This post was last updated on December 12th, 2011 at 03:17 pm
Social Capital has been a termed explored and pursued by two of my posse members, Heather and Rick. They both talk about it quite a bit. I may be butchering the definition so I hope they forgive me if I miss the purest definition or better yet, add to the conversation with some insights.
To me, social capital, or perhaps there’s a better term, is a quantifiable measure of contributions to one’s social network. So a few things have arose as of late that sparks an interest in this for me.
- Will’s recent post on Pocket Texting and the idea of “knowledge power” points. We have seen the use of ratings on sites like experts-exchange and other sites where the usefulness of one’s answers ranks them higher and in some cases produces economic benefits.
- Tweeterboard. I hadn’t even heard of this until this tweet a few days ago. So for the past few days I’ve tried to figure out how in the world this works and what’s the significance? First of all it appears to be a random sampling of twitter so that needs to be considered but the idea is basically a combination of quantity, shared links and exchanges with others.
They’re calculated using some algorithmic mojo that resembles the link analysis algorithms used by search engines. Your reputation points are based on the conversations you’ve had over the last 28 days, which means your score can jump around a lot.
- A conversation I had with Ewan Mcintosh about a company, (maybe Ewan can add the link) that is developing their own algorithm that measures social capital within their business. He mentioned things like identifying writing and work that has been reused or tagged several times and looking at the usefulness, sharing,commenting of one’s work inside a company. Ewan’s thinking about how this might be used to measure the work and value of Scotland’s student bloggers.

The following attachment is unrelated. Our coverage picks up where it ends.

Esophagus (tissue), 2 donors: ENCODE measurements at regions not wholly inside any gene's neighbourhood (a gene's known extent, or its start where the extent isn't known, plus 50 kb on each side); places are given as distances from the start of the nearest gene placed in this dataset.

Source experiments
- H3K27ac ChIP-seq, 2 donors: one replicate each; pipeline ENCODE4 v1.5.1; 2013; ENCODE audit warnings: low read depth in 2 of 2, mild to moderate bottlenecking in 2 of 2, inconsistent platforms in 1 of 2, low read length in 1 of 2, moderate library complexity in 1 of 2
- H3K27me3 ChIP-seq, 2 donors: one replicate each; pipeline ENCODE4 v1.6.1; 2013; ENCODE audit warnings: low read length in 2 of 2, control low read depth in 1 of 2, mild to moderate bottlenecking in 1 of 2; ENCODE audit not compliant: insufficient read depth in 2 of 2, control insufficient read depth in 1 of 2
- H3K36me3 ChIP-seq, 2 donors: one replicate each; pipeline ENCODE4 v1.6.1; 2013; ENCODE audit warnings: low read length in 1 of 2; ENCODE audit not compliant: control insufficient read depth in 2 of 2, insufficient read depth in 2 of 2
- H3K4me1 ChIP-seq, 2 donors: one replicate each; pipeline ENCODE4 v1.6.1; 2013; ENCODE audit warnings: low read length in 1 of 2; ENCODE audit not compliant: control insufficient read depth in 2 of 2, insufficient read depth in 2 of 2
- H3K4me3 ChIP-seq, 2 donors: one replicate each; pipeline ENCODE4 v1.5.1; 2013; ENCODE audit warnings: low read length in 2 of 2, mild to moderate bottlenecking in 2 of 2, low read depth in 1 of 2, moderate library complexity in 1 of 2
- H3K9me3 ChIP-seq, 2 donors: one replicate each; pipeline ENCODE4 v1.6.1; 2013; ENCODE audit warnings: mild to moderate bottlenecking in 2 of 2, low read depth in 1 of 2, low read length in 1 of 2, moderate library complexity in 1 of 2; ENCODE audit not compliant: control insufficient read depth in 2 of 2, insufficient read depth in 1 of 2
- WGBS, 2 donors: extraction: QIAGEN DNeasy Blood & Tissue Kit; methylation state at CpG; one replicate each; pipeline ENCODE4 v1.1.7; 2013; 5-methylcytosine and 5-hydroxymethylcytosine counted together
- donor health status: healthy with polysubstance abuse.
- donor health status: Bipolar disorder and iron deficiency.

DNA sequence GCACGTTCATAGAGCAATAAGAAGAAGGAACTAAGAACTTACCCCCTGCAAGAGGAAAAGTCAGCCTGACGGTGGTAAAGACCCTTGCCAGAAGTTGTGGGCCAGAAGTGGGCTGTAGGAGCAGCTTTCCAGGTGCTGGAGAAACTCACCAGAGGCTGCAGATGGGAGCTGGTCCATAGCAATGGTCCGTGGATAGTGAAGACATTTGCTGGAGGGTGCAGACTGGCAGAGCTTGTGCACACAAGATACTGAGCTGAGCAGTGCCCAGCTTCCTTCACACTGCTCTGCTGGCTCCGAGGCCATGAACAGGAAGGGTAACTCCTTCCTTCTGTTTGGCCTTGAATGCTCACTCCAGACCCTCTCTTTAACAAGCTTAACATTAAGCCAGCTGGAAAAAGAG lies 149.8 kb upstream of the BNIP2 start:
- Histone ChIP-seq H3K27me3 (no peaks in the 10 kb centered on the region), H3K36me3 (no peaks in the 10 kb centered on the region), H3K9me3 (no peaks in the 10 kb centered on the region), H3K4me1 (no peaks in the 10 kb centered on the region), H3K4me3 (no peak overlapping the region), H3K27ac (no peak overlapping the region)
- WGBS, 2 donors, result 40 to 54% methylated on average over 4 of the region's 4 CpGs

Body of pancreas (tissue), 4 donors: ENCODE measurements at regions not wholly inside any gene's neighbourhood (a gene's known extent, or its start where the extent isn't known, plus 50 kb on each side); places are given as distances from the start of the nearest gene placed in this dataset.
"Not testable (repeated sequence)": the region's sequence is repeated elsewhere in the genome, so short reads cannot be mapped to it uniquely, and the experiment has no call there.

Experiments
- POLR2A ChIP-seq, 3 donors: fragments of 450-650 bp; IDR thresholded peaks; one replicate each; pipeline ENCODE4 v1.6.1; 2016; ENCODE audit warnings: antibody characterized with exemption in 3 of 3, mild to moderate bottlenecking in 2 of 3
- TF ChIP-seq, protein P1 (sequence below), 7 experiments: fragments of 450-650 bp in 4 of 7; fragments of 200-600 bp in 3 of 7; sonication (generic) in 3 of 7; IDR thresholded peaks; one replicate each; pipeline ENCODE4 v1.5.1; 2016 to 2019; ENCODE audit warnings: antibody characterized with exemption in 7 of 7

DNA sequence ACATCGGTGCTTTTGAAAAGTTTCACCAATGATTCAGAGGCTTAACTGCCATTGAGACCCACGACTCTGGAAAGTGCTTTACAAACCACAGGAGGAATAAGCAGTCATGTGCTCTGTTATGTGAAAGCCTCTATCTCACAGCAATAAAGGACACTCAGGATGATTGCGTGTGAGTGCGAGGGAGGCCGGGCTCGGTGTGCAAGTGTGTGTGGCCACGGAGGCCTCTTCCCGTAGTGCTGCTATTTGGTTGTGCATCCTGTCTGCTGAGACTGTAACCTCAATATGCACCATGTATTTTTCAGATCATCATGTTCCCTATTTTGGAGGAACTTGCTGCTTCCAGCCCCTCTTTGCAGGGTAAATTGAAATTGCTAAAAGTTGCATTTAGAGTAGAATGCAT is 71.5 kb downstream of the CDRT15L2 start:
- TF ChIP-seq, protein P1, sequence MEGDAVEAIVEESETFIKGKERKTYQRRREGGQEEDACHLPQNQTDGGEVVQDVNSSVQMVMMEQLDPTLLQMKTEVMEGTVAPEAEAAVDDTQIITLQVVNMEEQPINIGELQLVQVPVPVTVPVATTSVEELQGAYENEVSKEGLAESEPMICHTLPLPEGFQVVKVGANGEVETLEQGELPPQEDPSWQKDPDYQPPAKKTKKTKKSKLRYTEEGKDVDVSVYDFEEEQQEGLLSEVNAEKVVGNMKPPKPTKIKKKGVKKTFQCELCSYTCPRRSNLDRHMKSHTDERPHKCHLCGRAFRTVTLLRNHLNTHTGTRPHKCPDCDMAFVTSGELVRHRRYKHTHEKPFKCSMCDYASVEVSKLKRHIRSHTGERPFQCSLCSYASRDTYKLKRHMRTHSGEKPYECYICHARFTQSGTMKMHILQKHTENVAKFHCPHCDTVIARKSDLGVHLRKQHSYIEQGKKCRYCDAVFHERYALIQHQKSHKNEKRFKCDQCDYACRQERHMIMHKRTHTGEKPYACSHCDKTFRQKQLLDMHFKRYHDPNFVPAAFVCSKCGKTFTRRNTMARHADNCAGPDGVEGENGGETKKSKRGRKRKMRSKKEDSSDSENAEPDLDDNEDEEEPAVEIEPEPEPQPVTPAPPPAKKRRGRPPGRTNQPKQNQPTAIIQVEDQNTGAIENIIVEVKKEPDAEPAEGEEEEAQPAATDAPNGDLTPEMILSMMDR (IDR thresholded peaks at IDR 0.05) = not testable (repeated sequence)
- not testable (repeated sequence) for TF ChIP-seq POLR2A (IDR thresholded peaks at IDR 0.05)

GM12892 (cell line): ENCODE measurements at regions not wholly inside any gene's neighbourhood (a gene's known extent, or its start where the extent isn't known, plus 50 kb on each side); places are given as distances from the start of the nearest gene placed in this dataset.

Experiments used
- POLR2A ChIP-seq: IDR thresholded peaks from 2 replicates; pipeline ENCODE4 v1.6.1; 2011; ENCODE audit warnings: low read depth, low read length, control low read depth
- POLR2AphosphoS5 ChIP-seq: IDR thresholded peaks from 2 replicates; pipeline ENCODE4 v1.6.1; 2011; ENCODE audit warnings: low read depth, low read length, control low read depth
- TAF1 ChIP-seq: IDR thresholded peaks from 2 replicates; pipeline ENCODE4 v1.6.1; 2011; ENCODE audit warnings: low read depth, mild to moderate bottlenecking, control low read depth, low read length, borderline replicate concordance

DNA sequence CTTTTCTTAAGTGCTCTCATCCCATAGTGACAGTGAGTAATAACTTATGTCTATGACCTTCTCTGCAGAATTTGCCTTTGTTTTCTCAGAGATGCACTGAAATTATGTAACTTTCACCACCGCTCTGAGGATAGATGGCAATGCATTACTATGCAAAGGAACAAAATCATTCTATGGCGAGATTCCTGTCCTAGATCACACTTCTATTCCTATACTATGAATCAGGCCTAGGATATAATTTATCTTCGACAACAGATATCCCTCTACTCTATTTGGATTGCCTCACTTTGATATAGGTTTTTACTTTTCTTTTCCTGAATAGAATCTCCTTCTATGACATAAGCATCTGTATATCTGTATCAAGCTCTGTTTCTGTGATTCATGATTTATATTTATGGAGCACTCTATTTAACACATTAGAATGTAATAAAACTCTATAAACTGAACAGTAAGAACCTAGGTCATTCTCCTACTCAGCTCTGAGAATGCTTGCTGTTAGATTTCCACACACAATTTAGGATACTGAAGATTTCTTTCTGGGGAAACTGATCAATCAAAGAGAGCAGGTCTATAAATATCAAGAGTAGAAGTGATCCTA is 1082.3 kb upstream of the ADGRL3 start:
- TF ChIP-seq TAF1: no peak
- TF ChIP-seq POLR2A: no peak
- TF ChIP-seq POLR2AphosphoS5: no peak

- My continued pursuit of a higher commpost rating.
So while tools like Technorati provide some degree of measure, there’s so much more than comprises social capital. How might we assess, our total online portfolio? The fact that many are involved in dozens of communities from flickr, youtube,facebook,blogs,wikis, the whole sha-bang would require some fancy mathematical calculations. I’m guessing it would include things like: the number of communities you’re actively involved with (which means “active” must be defined) numbers of tagged pieces of content by others, number of other’s work you’ve remixed, comments, IM’s…the list goes on.
Teachers are excited when I show them simple things like the history feature of wikis that track student work. The sophistication of some of these tools to measure the depth of conversations and contributions seems to be increasing. While in many jurisdictions the importance of standardized testing seems to preclude many discussions around the value of social capital I think there is some real ripeness for some of our schools to utilize tools that could measure social capital. I’m guessing that so would many businesses. Not that that is the ultimate goal but like Will watches his gas gauge on his Prius perhaps our kids could get excited about watching their social capital points rise. Or does that miss the point totally? I’m just wondering.
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